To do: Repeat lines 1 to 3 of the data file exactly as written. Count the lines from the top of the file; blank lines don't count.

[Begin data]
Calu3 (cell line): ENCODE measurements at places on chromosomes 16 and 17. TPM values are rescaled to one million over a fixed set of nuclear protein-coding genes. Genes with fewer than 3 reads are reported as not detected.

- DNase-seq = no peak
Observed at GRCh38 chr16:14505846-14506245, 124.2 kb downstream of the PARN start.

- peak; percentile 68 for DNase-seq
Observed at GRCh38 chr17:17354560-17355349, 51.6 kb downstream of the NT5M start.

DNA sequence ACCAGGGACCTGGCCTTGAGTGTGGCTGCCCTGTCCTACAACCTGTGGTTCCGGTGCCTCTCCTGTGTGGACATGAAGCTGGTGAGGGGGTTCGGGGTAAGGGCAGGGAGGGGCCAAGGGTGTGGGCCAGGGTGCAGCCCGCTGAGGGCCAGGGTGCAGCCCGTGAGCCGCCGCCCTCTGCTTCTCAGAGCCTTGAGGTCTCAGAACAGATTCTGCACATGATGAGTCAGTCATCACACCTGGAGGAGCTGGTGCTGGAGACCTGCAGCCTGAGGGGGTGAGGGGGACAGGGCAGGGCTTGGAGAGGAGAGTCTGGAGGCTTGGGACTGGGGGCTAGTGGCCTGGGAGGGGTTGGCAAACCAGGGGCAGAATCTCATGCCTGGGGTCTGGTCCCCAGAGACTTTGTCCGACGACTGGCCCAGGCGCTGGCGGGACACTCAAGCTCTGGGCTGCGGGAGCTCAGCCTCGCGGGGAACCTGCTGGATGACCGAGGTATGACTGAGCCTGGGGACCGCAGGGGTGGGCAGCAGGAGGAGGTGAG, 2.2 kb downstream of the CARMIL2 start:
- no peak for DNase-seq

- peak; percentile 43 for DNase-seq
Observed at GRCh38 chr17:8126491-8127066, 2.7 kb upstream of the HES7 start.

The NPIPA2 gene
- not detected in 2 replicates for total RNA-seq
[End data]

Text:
Calu3 (cell line): ENCODE measurements at places on chromosomes 16 and 17. TPM values are rescaled to one million over a fixed set of nuclear protein-coding genes. Genes with fewer than 3 reads are reported as not detected.

- DNase-seq = no peak
Observed at GRCh38 chr16:14505846-14506245, 124.2 kb downstream of the PARN start.